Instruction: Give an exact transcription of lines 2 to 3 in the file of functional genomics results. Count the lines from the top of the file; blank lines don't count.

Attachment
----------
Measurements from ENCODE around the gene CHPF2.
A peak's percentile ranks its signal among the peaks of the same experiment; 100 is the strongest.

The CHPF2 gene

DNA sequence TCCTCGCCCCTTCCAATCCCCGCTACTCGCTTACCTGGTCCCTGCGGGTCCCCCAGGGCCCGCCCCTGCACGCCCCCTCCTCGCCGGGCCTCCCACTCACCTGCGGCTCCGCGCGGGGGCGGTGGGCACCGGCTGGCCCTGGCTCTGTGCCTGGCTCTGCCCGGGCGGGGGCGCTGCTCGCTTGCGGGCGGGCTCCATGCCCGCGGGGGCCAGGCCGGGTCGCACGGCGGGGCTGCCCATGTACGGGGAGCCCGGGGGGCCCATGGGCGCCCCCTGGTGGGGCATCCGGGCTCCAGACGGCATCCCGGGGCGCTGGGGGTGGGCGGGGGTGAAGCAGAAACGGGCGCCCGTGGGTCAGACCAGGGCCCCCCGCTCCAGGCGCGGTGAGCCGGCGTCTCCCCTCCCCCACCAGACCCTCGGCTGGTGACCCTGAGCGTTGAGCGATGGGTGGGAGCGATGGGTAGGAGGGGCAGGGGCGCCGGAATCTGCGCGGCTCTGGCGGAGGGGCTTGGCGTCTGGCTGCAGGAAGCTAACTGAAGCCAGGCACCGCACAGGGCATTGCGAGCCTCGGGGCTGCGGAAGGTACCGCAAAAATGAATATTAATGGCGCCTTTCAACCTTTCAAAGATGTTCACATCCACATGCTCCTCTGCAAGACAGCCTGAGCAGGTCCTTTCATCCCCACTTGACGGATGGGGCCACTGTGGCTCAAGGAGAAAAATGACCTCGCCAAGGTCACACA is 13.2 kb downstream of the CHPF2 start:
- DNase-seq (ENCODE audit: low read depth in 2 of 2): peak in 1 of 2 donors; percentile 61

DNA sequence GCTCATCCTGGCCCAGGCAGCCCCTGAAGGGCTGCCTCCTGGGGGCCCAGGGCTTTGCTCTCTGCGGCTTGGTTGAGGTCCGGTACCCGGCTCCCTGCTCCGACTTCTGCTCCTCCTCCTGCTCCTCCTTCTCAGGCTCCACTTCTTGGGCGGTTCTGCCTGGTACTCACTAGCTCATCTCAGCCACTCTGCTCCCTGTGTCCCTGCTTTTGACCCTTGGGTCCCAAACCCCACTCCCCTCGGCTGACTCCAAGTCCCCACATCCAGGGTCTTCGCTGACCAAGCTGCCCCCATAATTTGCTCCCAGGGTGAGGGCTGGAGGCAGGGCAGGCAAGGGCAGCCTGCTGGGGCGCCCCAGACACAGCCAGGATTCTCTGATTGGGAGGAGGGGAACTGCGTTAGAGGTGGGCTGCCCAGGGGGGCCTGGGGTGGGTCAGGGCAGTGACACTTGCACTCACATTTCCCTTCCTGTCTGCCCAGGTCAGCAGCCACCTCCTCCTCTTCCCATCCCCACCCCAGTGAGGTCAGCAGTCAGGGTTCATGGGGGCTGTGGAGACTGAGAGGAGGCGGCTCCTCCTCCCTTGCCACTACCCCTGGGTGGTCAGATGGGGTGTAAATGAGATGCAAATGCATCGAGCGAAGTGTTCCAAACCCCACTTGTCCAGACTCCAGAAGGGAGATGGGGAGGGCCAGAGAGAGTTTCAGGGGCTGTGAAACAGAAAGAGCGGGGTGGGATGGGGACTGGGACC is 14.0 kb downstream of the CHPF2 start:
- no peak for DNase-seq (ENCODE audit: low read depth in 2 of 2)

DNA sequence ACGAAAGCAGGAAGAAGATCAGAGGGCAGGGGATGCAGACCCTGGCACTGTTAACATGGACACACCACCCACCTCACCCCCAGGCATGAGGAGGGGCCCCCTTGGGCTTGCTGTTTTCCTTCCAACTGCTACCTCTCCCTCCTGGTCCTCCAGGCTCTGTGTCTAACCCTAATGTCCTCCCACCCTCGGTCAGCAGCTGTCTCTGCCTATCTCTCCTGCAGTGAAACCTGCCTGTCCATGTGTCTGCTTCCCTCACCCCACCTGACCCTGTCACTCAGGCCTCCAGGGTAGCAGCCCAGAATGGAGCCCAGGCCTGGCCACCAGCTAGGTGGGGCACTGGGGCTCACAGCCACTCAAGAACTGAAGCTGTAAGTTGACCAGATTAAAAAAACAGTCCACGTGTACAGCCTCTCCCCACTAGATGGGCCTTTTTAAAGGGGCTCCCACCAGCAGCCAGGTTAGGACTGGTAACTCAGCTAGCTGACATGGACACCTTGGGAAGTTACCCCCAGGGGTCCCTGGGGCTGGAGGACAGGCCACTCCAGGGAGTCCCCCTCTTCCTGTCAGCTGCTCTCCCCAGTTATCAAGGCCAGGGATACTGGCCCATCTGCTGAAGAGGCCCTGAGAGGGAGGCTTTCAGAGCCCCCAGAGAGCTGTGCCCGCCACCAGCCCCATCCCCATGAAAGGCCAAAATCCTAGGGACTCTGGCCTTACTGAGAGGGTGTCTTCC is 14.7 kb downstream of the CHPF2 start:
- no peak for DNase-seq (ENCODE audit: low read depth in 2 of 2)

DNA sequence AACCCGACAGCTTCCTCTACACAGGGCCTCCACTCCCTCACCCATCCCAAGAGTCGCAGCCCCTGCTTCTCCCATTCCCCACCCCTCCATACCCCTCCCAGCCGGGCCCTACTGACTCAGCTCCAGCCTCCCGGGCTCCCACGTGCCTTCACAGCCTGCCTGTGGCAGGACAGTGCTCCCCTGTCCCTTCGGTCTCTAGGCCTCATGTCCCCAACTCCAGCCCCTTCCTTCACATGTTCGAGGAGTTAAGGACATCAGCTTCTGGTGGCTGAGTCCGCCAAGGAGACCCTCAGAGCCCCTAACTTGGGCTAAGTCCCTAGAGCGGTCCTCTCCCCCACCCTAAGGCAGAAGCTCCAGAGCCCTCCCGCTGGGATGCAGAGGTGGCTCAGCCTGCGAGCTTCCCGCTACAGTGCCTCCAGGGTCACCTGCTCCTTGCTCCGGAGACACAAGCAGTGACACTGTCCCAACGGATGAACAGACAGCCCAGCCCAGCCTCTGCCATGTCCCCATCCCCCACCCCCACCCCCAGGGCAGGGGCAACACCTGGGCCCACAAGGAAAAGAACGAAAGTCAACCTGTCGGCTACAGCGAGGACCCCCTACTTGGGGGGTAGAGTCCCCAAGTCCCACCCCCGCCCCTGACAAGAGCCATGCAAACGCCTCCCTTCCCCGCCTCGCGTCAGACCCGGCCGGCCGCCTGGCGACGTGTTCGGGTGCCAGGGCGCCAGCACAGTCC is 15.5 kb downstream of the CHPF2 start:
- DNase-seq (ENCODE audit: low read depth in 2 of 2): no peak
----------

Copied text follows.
A peak's percentile ranks its signal among the peaks of the same experiment; 100 is the strongest.

The CHPF2 gene